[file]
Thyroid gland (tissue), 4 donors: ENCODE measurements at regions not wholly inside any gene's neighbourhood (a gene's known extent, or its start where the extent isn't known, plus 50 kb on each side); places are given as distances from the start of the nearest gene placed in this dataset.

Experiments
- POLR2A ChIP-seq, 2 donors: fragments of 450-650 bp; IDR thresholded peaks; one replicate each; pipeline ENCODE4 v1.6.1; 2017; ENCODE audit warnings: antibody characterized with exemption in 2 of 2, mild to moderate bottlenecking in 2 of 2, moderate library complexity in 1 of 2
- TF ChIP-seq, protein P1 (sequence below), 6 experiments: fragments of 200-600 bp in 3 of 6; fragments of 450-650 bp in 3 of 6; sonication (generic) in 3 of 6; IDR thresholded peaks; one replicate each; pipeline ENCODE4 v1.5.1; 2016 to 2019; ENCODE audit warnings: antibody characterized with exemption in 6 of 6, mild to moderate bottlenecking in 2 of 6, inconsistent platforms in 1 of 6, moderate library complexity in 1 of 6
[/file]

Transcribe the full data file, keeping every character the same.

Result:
Thyroid gland (tissue), 4 donors: ENCODE measurements at regions not wholly inside any gene's neighbourhood (a gene's known extent, or its start where the extent isn't known, plus 50 kb on each side); places are given as distances from the start of the nearest gene placed in this dataset.

Experiments
- POLR2A ChIP-seq, 2 donors: fragments of 450-650 bp; IDR thresholded peaks; one replicate each; pipeline ENCODE4 v1.6.1; 2017; ENCODE audit warnings: antibody characterized with exemption in 2 of 2, mild to moderate bottlenecking in 2 of 2, moderate library complexity in 1 of 2
- TF ChIP-seq, protein P1 (sequence below), 6 experiments: fragments of 200-600 bp in 3 of 6; fragments of 450-650 bp in 3 of 6; sonication (generic) in 3 of 6; IDR thresholded peaks; one replicate each; pipeline ENCODE4 v1.5.1; 2016 to 2019; ENCODE audit warnings: antibody characterized with exemption in 6 of 6, mild to moderate bottlenecking in 2 of 6, inconsistent platforms in 1 of 6, moderate library complexity in 1 of 6